Equipping children with coping skills for the years ahead

father and son working on coping skills - tots to teens

The issue of how to develop emotional hardiness in children has become an area of much interest in recent times. Added to this, none of us wants to be seen to be just standing by or letting our child go through emotional pain unnecessarily. It’s quite natural for a caring parent to want to step in to release the distress that accompanies any child’s feelings of being treated unfairly. But, this compulsion to act, doesn’t mean that we should always step in.

In their new book on how parents have become overprotective, The Coddling of the American Mind, Haidt and Lockianoff (2018) say that the strengthening of children’s mental well-being may have something to do with how we facilitate a child’s experiences for ‘life’s’ problem-solving episodes, including how they can be coached to engage with these problems, independently.

Luckianoff says, “in many respects our lives are better
as a result of huge advances in safety and technology.
Our lives are more comfortable, which is good. But, that gives us problems of progress. We recoil violently from discomfort.”

Some long-term studies have been reflecting downturns in children’s capacity to manage problems, independently. Compared to the 1960s, the levels in our ability to resolve issues for ourselves, called our internal ‘locus of control’ has been steadily decreasing. A strong internal locus of control correlates with a belief we can control our own destiny. Without a healthy sense of internal locus of control, children can feel powerless and overwhelmed. According to Stixrud and Johnson, the recent increases in childhood anxiety are a symptom of this phenomenon. They note that there has been an 80 percent rise in young people with an external locus of control (the belief that destiny is determined by external factors).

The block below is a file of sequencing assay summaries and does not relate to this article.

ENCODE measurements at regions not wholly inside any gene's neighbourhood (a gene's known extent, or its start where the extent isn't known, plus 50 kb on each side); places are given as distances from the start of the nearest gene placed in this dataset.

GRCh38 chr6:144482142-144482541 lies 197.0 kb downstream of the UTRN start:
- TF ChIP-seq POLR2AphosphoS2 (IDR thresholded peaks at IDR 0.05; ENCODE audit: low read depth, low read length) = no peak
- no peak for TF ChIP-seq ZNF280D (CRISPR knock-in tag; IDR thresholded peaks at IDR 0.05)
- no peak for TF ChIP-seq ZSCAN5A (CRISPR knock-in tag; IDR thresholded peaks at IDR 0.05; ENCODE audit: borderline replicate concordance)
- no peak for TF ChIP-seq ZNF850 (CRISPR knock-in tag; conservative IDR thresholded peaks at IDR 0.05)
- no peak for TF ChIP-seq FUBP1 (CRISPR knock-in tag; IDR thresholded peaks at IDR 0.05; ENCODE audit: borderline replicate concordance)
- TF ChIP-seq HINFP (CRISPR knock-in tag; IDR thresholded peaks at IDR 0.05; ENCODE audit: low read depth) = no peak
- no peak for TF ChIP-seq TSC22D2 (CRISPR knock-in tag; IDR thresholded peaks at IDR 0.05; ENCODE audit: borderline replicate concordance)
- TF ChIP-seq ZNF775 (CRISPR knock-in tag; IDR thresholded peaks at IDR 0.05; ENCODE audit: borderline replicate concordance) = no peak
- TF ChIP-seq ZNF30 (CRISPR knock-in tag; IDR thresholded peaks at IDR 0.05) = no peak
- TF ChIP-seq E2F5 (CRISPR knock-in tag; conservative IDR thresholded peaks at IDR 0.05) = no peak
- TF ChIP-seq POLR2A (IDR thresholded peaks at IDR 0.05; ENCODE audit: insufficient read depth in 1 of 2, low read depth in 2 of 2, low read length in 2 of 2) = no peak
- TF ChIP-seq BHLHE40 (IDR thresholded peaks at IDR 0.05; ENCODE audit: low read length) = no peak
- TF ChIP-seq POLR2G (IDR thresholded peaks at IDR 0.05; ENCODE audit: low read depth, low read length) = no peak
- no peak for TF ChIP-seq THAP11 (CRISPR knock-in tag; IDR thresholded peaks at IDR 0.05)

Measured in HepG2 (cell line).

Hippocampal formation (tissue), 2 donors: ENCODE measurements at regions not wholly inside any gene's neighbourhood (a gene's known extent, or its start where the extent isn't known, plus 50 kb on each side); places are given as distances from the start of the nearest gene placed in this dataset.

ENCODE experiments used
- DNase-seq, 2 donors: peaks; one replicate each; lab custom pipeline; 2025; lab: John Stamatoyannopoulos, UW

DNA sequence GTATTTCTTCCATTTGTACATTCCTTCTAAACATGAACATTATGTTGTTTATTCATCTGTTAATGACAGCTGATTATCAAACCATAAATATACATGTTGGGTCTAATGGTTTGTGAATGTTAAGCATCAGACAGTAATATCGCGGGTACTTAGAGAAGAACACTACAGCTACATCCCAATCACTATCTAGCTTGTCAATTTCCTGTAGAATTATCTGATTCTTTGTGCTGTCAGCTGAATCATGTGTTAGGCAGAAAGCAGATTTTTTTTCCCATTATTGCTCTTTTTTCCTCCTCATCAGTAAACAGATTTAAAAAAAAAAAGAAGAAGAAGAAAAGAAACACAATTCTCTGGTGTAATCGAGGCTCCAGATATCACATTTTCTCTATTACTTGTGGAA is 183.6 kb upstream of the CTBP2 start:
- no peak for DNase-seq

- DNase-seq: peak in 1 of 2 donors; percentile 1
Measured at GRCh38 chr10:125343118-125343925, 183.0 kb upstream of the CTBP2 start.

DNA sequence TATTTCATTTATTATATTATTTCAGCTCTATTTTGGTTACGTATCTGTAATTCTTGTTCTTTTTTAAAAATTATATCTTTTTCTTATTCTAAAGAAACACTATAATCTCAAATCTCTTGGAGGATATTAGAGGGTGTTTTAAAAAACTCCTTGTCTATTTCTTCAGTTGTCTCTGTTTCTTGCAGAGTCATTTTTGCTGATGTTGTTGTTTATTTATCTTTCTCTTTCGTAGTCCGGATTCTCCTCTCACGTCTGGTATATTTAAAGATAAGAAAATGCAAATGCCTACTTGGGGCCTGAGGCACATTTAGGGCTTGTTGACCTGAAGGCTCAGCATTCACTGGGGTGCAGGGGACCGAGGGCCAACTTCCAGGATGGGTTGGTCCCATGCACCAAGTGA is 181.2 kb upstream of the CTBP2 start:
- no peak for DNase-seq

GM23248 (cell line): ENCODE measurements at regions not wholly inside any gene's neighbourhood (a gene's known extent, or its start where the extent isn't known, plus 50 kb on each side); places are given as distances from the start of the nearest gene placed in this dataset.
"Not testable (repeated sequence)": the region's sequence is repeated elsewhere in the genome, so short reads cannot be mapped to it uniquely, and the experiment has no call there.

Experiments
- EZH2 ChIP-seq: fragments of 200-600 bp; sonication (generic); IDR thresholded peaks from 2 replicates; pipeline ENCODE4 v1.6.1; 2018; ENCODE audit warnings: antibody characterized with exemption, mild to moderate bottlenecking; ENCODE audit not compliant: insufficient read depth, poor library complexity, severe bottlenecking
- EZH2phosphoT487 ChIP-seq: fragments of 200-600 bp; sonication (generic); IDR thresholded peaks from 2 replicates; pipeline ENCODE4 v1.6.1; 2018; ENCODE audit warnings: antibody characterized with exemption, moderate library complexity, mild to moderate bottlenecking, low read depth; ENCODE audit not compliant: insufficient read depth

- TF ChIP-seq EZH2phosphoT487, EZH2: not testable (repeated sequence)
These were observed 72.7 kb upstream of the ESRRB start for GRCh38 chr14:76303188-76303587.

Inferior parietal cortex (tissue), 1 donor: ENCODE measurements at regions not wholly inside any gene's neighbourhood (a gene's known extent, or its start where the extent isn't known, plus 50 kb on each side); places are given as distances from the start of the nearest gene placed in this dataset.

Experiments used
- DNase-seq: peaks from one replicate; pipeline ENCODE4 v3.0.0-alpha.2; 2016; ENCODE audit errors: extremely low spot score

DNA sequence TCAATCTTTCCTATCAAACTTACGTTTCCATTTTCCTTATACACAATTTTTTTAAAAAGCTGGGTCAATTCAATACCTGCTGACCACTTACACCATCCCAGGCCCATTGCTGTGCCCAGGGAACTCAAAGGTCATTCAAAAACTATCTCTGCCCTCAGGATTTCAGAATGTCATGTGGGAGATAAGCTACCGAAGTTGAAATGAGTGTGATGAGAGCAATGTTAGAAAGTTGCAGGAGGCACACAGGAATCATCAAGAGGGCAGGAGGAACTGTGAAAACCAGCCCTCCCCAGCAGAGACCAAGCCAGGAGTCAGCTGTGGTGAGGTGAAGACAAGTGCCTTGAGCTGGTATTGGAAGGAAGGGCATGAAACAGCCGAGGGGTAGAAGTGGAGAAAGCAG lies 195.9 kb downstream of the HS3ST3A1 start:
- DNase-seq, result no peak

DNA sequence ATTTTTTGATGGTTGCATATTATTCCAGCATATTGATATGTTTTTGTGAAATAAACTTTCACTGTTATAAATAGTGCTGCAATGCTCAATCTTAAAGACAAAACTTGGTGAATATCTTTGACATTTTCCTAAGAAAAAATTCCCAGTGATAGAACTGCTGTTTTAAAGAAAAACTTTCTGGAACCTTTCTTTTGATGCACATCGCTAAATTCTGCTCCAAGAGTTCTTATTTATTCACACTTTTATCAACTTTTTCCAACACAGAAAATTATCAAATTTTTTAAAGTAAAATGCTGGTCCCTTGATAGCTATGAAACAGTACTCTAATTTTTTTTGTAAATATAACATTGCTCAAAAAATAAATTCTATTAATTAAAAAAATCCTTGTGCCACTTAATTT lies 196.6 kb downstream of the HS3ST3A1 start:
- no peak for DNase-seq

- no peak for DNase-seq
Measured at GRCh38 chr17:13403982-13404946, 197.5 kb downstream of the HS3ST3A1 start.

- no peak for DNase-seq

Are parents afraid of being judged and therefore falling into ‘appearances parenting’?

Here’s what I think. I have been observing parents for over 35 years and what I have noticed is an increase in parents feeling judged by other parents and an increase in what I term ‘appearances parenting’, which is a term I use to describe parents doing things for appearances sake. In this model of parenting, a parent can feel derelict or judged by others if we don’t act. In my opinion, this model of parenting has become quite fashionable in Australia – parents doing things for appearances sake – such as not correcting their child in public because they want to appear cool (everything in our house is wonderful all the time) or because they want to appear responsive to their child’s needs (such as when a parent caves-in to a child’s whingeing, after the child behaves embarrassingly in the chocolate aisle).

So, what I have seen increasingly is parents wanting to do something for appearances-sake. That perception of wanting to appear to be doing something (and our vulnerability to the judgement of others) if we don’t stand-up against an apparent injustice, can be compelling.

But doing something (or anything) may not be the best course of action to take for your child. Sometimes, by focusing on how we might act as their guide to help them resolve an issue for themselves, might be the best course of action to take. Routinely giving your child a ‘get-out-of-jail- card’ and protecting them from all this distress is not being helpful. It’s a sub-optimal solution that can backfire when they do eventually have to face adversity. That said, there is much parents can do to resolve problems that arise from time to time, without prematurely stepping in.

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